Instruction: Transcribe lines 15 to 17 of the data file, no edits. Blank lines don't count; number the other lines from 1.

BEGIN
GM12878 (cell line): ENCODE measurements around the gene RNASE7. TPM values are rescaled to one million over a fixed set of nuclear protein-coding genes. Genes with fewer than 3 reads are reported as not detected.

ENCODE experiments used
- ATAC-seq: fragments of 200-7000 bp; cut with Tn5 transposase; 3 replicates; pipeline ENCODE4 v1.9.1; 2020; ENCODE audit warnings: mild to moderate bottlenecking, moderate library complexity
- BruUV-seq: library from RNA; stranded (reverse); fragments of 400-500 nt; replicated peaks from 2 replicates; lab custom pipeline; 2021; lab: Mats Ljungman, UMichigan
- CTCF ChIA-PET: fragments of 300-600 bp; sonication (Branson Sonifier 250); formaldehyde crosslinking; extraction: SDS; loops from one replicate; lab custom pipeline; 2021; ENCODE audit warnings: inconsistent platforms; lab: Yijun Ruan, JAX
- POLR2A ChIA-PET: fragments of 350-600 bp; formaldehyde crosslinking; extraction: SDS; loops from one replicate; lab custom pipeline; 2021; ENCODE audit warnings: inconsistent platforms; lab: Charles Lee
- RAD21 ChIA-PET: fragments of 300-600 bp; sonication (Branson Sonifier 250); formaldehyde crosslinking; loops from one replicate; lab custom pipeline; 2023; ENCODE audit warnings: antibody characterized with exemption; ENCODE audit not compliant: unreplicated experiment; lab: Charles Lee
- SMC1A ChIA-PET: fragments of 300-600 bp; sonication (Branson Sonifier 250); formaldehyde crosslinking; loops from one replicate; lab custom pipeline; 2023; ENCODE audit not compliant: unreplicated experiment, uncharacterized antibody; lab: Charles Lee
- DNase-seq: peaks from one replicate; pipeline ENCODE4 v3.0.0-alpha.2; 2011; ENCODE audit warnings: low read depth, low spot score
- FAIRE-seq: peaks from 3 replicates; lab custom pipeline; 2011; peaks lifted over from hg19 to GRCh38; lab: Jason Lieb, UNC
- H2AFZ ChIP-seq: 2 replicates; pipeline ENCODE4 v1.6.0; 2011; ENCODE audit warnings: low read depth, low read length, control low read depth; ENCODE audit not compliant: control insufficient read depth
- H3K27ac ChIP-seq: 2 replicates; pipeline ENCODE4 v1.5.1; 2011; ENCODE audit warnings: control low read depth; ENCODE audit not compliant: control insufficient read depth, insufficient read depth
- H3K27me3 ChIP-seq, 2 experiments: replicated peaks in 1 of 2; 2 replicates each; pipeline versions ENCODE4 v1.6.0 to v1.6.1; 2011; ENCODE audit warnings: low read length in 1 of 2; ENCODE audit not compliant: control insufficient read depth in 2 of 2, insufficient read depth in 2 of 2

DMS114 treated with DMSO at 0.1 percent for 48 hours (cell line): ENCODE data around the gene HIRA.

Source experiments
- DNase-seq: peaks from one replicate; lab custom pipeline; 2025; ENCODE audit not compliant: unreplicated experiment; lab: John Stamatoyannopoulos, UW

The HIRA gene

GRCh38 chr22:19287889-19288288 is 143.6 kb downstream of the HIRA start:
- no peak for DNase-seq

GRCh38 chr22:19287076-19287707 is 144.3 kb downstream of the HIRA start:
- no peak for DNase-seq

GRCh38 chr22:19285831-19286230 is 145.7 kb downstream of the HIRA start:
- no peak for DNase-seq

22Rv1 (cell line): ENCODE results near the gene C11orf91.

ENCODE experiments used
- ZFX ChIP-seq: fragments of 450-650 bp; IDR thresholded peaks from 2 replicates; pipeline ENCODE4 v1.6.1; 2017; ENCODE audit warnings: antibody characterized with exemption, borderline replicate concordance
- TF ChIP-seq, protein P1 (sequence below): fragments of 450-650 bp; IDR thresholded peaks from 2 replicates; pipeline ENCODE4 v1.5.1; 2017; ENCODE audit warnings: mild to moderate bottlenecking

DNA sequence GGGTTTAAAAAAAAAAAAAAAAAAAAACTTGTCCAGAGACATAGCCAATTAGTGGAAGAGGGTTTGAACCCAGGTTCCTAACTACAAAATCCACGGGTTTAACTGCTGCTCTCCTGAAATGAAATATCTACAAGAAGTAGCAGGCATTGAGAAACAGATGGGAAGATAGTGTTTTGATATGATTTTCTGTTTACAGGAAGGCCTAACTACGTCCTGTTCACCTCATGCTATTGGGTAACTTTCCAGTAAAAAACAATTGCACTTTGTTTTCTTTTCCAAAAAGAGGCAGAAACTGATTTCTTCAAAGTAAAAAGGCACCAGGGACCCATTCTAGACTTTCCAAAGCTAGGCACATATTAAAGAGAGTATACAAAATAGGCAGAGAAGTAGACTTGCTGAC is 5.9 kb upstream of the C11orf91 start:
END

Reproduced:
Source experiments
- DNase-seq: peaks from one replicate; lab custom pipeline; 2025; ENCODE audit not compliant: unreplicated experiment; lab: John Stamatoyannopoulos, UW

The HIRA gene